“I had written a short story called Rendezvous with the Reaper, about a sorrowful woman who brings a mysterious man back to her home for a much-needed late night affair (but little does she know that she’s in the company of an otherworldly serial killer). At the same time, I had seen a documentary called DMT, The Spirit Molecule, which had sent me into research mode, quickly becoming the catalyst for an entirely new story idea.
After digging into the outline of that book, I realized that the story I was developing had many similarities to the premise behind Rendezvous with the Reaper. So, from the marriage of the two ideas, The GodPlay Dare was conceived. It’s the story of a legendary serial killer, the root source of two diverging urban legends, who’s using his knowledge of the Spirit Molecule, DMT, to perfect his craft—which happens to be the art of suffocating women during sexual encounters in their bedrooms on Friday nights. But, of course, like all my stories, the killer is much more complex than it first seems (as are the detectives in pursuit more flawed), and the reader is taken on a thrilling and experiential journey while at the same time being introduced to the underground world of DMT and its infamous spiritual brew, Ayahuasca.”
How would you describe your writing process?
“There’s always an initial spark of inspiration, usually while reading something or watching a movie. That spark leads to a “what if?” question, which then builds into several others. Usually, in a matter of minutes, an entire general plotline unfolds. I’ll quickly write down the notes, so I don’t lose anything when I eventually come back to it. I usually create an initial book cover and back jacket blurb before ever typing the first word. That process keeps me honest to the storyline but allows me to improvise my way through the writing without too much rigid structure. If my writing starts deviating from the book synopsis, then I reign it back in.
Once I’m ready to really start working on a story, I’ll do a rough outline. This usually consists of a vague description of the main characters and a general flowchart to the place where the story will ultimately conclude. The rest I leave entirely to pantsing. I lose a lot of creativity if I outline in meticulous detail, and that often causes the writing to seem like actual work for me (which is not a good thing). I’d rather have a general roadmap that indicates where I’m going, then let the actual writing dictate the rest of the journey.
Writing a novel for me is kind of like taking a road trip from San Francisco to New York City in the dark. I know I’m heading East, and I know what it will look like when I get there. I have a good understanding that I’ll be crossing two major mountain ranges, a desert, then mile upon mile of the Great Plains. The rest I don’t worry about until I see it come into view of my headlights, but I’m always excited about what turn is coming up next. And I never lose sight of what the destination ultimately looks like.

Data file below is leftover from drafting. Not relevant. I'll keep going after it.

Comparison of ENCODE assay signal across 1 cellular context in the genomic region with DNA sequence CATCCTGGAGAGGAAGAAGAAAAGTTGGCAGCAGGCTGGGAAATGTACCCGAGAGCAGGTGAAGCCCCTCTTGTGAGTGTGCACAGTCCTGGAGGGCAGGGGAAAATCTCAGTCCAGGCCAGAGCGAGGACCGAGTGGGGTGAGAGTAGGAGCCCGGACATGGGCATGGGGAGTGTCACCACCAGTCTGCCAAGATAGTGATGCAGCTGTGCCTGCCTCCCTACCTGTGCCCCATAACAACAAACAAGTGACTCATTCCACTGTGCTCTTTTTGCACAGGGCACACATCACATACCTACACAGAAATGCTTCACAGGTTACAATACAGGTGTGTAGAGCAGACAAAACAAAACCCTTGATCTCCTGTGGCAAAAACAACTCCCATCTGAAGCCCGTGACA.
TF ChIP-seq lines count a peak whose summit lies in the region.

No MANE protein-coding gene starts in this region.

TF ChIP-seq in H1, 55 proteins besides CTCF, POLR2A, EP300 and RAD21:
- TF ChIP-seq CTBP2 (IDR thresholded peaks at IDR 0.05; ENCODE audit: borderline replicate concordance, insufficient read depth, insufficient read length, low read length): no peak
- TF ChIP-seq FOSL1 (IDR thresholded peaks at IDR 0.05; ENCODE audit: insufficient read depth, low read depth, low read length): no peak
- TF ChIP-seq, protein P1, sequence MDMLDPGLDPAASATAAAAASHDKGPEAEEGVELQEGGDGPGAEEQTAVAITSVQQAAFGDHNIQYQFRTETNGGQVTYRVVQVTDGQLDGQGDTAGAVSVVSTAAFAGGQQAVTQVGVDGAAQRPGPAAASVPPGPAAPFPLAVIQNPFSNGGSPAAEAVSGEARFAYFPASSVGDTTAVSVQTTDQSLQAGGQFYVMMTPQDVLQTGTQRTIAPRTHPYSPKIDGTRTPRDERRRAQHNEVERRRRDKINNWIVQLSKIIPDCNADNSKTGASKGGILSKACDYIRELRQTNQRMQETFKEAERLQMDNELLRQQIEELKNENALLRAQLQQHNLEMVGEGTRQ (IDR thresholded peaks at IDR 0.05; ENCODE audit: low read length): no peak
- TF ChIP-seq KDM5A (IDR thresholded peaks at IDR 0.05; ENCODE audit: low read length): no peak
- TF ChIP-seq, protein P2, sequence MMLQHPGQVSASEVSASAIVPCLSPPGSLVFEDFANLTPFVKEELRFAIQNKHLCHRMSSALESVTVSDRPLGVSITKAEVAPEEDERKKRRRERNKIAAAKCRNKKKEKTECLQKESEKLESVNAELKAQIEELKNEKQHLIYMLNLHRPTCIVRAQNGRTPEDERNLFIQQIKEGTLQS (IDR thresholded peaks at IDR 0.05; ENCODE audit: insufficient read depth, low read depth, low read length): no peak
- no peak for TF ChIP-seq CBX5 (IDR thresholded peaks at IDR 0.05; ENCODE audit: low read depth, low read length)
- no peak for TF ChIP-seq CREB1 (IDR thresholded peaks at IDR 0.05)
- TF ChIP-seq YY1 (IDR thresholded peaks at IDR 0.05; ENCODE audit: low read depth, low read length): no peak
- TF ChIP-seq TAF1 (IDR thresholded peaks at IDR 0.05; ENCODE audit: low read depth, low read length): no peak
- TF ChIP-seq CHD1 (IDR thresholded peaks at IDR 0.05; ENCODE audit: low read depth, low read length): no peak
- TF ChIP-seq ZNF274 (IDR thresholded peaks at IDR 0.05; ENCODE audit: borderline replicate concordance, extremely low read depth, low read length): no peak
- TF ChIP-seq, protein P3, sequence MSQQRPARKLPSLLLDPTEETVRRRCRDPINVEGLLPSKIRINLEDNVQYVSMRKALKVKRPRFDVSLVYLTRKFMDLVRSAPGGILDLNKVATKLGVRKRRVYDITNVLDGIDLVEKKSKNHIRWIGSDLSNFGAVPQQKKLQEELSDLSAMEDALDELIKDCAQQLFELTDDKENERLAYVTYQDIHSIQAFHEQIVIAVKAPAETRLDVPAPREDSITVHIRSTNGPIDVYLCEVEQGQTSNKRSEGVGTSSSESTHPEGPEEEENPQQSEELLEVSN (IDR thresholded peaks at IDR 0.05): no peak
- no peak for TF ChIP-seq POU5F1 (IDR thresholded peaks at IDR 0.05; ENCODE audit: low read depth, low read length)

Though that’s typically the way my process unfolds, my next full-length novel came entirely to me in a dream. I kid you not, I had a dream of the entire premise and woke up and wrote the outline. That novel will be called The Cunning Linguist, and I anticipate having it finished up by midyear, 2019.”
Thank you for the interview! One final question: you’ve already hit on a few, but after the release of THE GODPLAY DARE, what do you have planned next?
“I’m a planner by nature, so my biggest challenge is finding time to write all the novels I have outlined. I have over a dozen in process, and I’m picking them off one at a time. My next release after The GodPlay Dare will be the novella, The Human Ponzi, which is a prelude (or backstory) to my fiction blog, Blog of the 5th Kind. After that, I’ll be completing my next full-length novel, although this one will likely be shorter than The GodPlay Dare’s 165,000-word length. That one is called, The Cunning Linguist. Then I’ll be jumping into another novella, which is called The Core of the Matter and finally another full-length book called The Dope-Grower’s Apprentice. My other works at this stage are only in outline or general premise form right now. I just wish I had more time for writing and getting all the material out of my head and on the page. Thank you for your interest in my writing and taking time for this interview.”